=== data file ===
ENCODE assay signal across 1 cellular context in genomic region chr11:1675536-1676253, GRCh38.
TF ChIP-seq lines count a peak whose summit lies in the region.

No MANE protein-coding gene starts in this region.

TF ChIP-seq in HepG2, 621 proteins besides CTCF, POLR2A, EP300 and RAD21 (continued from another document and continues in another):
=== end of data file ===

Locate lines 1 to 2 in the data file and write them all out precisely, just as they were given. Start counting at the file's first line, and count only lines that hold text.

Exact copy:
ENCODE assay signal across 1 cellular context in genomic region chr11:1675536-1676253, GRCh38.
TF ChIP-seq lines count a peak whose summit lies in the region.